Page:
“Regulators shouldn’t have to be pressured into doing their job to protect people like me from drilling impacts,” said Shelly Perdue, a Parker County resident with drilling-polluted drinking water. “If what has happened to me is happening to others, I completely understand why communities across the country are voting to ban fracking and drilling.”

“Releasing this report at noon on Christmas Eve shows the Obama administration is obviously embarrassed by its findings,” said Earthworks energy program director Bruce Baizel. “As they should be. The withdrawal of Obama’s EPA is an abject failure of its mission to protect Americans’ health and environment.”

Visit EcoWatch’s FRACKING page for more related news on this topic.

Inspector General Finds EPA Justified in Intervening to Protect Drinking Water from Fracking | EcoWatch


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#NoFracking #FRACKING :: Gov. Brown, Be a true climate champ: Ban Fracking Now.

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Californians Against Fracking | The statewide coalition to ban fracking in California.

Friday, December 20, 2013

New Baucus tax proposal takes an Orwellian approach: would redefine dirty energy as clean



6930 Carroll Avenue, Suite 340, Takoma Park, MD 20912 
301-270-NIRS (301-270-6477); Fax: 301-270-4291 

For Immediate Release
  Michael Mariotte, 301-325-8014 (mobile)
Tim Judson, 301-270-6477

December 20, 2013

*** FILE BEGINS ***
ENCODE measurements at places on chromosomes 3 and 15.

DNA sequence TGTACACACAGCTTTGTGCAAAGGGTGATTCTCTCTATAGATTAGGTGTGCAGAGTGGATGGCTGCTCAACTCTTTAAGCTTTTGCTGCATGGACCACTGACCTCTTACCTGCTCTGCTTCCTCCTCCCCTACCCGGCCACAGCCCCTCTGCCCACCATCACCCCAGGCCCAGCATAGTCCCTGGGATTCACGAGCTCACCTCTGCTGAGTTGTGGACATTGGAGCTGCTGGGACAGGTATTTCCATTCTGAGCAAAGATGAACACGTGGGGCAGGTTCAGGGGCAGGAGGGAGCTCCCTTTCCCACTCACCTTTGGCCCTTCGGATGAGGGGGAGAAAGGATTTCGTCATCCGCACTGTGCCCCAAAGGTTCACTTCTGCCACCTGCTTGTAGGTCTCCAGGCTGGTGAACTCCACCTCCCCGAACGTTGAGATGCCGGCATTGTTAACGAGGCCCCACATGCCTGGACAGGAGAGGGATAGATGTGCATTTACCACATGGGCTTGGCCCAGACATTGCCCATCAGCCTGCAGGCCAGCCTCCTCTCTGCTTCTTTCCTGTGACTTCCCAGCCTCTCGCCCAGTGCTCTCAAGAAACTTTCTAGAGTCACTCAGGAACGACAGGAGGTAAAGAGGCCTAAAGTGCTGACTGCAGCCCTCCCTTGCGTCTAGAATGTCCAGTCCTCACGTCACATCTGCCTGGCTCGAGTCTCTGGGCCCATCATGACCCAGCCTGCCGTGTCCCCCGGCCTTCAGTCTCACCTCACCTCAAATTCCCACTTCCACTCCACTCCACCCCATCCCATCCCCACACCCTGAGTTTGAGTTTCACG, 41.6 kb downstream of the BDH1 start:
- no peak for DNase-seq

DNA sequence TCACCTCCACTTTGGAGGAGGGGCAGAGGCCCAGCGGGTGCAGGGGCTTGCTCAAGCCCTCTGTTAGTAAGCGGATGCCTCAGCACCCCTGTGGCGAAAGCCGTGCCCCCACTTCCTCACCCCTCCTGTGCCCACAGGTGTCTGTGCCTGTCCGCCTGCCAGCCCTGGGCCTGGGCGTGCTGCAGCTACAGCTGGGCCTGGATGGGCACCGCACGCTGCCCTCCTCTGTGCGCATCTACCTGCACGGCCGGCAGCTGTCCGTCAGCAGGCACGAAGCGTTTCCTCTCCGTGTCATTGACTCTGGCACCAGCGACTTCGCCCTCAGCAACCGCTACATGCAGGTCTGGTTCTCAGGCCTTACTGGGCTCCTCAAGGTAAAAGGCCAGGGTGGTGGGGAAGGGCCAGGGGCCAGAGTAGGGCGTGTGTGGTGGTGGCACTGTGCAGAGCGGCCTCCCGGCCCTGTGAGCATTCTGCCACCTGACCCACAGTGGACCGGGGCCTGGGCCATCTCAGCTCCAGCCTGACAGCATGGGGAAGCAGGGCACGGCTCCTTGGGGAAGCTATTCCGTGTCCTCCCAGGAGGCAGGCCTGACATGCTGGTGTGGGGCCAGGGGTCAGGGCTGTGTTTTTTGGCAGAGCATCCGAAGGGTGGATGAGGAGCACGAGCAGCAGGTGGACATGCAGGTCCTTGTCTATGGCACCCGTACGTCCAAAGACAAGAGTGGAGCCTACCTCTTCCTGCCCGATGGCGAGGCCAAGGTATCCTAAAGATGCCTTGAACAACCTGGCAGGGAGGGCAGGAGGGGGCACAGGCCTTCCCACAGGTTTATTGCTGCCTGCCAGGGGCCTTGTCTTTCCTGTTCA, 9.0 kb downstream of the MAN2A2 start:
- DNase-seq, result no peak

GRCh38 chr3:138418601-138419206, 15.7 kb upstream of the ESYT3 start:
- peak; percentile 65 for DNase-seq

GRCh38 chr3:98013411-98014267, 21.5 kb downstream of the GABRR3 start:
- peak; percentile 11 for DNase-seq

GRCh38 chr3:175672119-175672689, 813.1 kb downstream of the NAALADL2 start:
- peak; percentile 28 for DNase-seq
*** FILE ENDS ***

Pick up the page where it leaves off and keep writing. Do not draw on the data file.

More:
New Baucus tax proposal takes an Orwellian approach: would redefine dirty energy as clean

The nation’s leading tax code writer, Senate Finance Committee Chairman Max Baucus (D- MT), Wednesday unveiled a radical proposal to revise the nation’s energy policy through the tax code.

The draft bill introduced by Sen. Baucus would end forty-two different tax incentives for the energy industry, projected to cost $150 billion. In their place, it would create “technology-neutral” incentives for energy projects that meet a narrow standard for carbon emission reductions. However, the bill would also end incentives that promote energy efficiency improvements and zero-emissions vehicles, by definition two of the most effective ways to reduce greenhouse gases. At the same time, by focusing solely on carbon, Sen. Baucus’s proposal would continue to subsidize other toxic and polluting energy sources, such as nuclear power and natural gas.